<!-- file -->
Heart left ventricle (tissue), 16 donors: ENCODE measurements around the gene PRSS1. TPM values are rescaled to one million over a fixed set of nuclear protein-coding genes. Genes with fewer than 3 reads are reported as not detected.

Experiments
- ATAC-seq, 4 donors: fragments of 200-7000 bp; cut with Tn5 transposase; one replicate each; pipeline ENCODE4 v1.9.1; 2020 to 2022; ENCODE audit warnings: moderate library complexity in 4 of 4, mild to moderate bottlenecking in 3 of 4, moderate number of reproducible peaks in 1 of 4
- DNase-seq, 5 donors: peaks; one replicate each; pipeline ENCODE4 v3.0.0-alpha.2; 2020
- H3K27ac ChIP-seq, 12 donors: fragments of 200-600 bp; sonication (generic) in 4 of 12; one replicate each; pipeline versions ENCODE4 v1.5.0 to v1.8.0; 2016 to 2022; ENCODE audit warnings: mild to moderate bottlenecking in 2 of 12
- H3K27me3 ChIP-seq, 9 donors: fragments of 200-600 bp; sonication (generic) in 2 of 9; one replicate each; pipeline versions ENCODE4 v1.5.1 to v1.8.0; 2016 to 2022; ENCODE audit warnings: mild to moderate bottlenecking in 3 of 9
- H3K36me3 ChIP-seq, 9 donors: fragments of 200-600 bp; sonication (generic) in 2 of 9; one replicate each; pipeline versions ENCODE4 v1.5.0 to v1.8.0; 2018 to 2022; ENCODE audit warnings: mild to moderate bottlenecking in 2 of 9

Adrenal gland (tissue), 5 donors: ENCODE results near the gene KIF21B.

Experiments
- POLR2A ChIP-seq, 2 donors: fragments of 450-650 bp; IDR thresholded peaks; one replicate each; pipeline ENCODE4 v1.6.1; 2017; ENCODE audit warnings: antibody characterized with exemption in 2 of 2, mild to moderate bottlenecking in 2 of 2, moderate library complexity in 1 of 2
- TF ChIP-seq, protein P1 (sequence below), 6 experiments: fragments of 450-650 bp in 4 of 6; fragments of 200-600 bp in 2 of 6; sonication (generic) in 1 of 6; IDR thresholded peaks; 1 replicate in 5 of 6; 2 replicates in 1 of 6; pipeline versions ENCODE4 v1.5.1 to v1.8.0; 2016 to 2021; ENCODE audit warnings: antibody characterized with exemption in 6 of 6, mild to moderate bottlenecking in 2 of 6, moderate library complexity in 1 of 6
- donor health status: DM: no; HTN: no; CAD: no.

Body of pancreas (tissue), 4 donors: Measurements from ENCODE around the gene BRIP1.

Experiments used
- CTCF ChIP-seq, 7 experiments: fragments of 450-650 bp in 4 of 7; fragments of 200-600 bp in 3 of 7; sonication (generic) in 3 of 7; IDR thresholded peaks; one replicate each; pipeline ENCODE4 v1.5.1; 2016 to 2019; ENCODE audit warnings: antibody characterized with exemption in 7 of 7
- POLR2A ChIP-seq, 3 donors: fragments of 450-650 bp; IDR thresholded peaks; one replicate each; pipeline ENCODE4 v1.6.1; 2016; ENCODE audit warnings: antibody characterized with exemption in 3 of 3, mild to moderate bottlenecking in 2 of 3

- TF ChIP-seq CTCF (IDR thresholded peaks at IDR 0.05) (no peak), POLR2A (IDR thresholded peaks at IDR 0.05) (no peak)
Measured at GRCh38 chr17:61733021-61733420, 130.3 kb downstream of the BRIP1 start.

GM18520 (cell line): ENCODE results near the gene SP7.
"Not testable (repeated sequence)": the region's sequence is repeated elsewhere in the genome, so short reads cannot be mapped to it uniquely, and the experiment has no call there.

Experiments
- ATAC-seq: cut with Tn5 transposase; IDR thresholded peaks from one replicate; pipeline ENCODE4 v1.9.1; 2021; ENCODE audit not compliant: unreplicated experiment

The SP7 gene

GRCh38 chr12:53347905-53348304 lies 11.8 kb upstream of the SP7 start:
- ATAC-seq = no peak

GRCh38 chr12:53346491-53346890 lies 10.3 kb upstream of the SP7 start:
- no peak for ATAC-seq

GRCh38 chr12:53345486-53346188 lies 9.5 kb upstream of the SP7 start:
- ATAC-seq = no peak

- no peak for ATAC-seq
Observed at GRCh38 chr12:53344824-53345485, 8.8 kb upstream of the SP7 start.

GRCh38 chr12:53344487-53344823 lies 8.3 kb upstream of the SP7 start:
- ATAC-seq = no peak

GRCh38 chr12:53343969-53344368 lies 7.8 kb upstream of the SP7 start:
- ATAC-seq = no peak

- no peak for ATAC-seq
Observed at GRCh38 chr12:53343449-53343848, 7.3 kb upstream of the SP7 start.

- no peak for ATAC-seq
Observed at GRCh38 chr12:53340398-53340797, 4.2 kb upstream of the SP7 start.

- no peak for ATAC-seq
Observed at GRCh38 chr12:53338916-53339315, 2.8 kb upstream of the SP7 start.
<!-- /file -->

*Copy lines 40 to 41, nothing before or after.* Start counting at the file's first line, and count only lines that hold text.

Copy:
- no peak for ATAC-seq
Observed at GRCh38 chr12:53338916-53339315, 2.8 kb upstream of the SP7 start.